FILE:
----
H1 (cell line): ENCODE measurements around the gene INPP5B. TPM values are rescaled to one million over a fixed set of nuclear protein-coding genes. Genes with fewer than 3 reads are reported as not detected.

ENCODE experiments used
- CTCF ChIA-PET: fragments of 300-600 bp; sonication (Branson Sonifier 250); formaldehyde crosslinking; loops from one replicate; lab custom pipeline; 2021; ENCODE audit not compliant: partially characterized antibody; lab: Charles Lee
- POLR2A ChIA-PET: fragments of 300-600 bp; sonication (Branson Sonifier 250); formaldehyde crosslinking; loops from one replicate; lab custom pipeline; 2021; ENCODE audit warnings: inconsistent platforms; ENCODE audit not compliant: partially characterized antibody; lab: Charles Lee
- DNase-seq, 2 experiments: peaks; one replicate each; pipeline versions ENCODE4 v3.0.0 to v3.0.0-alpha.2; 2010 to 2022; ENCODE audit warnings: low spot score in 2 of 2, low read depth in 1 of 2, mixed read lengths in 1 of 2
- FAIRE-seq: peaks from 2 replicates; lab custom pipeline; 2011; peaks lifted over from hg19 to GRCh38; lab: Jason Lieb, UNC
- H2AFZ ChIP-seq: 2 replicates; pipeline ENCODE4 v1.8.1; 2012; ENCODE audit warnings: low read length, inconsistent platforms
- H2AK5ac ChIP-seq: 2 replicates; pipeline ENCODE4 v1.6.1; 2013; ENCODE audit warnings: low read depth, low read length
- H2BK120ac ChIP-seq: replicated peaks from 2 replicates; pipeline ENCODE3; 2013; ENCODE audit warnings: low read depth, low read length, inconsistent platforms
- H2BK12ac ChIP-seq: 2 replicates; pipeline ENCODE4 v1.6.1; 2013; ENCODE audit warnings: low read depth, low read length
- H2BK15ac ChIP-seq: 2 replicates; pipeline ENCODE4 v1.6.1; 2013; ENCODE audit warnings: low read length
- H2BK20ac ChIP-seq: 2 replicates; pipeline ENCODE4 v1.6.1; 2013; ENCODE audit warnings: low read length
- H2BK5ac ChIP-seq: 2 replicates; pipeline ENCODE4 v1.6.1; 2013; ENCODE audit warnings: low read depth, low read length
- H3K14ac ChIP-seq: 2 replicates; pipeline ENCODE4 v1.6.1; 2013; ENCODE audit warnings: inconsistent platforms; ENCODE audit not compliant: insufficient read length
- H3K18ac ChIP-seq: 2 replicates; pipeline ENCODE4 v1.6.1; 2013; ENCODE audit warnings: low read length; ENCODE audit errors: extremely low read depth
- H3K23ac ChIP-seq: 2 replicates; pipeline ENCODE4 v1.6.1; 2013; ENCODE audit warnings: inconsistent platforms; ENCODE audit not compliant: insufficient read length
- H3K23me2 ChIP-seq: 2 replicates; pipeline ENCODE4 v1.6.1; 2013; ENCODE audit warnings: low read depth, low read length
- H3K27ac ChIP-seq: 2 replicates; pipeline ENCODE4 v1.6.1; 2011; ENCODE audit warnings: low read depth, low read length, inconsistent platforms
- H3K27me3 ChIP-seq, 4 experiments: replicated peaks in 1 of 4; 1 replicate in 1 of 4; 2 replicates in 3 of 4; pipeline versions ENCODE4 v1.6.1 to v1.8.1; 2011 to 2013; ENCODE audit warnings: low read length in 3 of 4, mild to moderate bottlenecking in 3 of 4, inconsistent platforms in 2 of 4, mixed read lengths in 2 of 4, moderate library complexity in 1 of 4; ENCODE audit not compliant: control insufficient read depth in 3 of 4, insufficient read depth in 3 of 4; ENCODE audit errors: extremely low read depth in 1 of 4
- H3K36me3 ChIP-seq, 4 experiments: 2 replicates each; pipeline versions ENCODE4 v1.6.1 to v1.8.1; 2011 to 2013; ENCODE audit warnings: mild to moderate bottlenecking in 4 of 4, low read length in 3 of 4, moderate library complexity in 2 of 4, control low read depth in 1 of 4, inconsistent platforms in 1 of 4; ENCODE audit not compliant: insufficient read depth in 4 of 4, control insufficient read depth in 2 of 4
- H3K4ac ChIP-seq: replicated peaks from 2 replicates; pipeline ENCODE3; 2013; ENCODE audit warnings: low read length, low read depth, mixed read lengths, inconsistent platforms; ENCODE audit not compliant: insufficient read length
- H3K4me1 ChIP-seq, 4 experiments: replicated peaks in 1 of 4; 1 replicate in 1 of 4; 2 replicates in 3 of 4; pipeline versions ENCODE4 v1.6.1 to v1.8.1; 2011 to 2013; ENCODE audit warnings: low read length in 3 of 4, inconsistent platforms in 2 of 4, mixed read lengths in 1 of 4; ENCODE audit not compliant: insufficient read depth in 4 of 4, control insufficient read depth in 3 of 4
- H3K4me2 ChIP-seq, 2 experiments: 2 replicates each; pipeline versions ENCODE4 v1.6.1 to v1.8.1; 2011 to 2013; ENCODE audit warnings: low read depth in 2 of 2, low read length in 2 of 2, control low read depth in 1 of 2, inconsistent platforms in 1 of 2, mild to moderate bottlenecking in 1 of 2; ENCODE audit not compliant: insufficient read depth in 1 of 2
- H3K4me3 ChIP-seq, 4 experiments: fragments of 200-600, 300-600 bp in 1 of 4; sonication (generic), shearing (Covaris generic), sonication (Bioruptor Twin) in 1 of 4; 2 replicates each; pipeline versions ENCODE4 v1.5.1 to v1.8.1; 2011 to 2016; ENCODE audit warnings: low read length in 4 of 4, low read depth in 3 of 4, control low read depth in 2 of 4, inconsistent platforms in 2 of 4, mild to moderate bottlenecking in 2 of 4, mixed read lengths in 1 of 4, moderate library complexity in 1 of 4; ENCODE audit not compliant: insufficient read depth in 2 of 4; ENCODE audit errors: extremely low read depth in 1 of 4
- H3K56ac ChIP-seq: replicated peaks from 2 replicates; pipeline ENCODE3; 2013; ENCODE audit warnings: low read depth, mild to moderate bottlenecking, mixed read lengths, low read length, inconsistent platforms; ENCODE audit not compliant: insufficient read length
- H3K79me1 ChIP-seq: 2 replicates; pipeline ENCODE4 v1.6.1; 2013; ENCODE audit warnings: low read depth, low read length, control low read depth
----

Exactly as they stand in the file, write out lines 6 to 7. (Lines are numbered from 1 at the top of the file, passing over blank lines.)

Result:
- FAIRE-seq: peaks from 2 replicates; lab custom pipeline; 2011; peaks lifted over from hg19 to GRCh38; lab: Jason Lieb, UNC
- H2AFZ ChIP-seq: 2 replicates; pipeline ENCODE4 v1.8.1; 2012; ENCODE audit warnings: low read length, inconsistent platforms